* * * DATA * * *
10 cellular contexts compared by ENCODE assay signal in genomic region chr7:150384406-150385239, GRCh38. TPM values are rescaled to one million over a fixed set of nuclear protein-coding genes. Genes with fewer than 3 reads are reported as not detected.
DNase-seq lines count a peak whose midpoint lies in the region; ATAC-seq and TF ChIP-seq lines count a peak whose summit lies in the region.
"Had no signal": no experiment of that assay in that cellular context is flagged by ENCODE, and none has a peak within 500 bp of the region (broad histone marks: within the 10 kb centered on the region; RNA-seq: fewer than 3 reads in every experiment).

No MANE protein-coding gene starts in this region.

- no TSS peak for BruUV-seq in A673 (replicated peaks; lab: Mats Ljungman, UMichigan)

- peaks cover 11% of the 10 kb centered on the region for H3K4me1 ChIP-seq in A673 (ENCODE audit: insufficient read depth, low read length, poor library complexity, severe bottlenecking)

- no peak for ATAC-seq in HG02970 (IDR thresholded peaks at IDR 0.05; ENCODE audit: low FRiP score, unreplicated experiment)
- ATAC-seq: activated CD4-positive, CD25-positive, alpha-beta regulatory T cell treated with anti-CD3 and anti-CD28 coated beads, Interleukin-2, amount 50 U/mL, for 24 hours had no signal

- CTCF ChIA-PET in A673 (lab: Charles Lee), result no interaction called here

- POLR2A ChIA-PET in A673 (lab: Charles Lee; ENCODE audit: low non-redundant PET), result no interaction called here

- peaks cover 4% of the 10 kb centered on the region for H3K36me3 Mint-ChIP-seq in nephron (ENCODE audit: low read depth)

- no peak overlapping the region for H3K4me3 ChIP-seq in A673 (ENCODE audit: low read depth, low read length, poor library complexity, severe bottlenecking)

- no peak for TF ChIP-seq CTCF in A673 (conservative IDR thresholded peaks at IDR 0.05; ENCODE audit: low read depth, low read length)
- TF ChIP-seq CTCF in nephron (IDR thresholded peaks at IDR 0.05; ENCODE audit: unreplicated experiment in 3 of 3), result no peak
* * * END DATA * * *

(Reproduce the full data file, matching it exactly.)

10 cellular contexts compared by ENCODE assay signal in genomic region chr7:150384406-150385239, GRCh38. TPM values are rescaled to one million over a fixed set of nuclear protein-coding genes. Genes with fewer than 3 reads are reported as not detected.
DNase-seq lines count a peak whose midpoint lies in the region; ATAC-seq and TF ChIP-seq lines count a peak whose summit lies in the region.
"Had no signal": no experiment of that assay in that cellular context is flagged by ENCODE, and none has a peak within 500 bp of the region (broad histone marks: within the 10 kb centered on the region; RNA-seq: fewer than 3 reads in every experiment).

No MANE protein-coding gene starts in this region.

- no TSS peak for BruUV-seq in A673 (replicated peaks; lab: Mats Ljungman, UMichigan)

- peaks cover 11% of the 10 kb centered on the region for H3K4me1 ChIP-seq in A673 (ENCODE audit: insufficient read depth, low read length, poor library complexity, severe bottlenecking)

- no peak for ATAC-seq in HG02970 (IDR thresholded peaks at IDR 0.05; ENCODE audit: low FRiP score, unreplicated experiment)
- ATAC-seq: activated CD4-positive, CD25-positive, alpha-beta regulatory T cell treated with anti-CD3 and anti-CD28 coated beads, Interleukin-2, amount 50 U/mL, for 24 hours had no signal

- CTCF ChIA-PET in A673 (lab: Charles Lee), result no interaction called here

- POLR2A ChIA-PET in A673 (lab: Charles Lee; ENCODE audit: low non-redundant PET), result no interaction called here

- peaks cover 4% of the 10 kb centered on the region for H3K36me3 Mint-ChIP-seq in nephron (ENCODE audit: low read depth)

- no peak overlapping the region for H3K4me3 ChIP-seq in A673 (ENCODE audit: low read depth, low read length, poor library complexity, severe bottlenecking)

- no peak for TF ChIP-seq CTCF in A673 (conservative IDR thresholded peaks at IDR 0.05; ENCODE audit: low read depth, low read length)
- TF ChIP-seq CTCF in nephron (IDR thresholded peaks at IDR 0.05; ENCODE audit: unreplicated experiment in 3 of 3), result no peak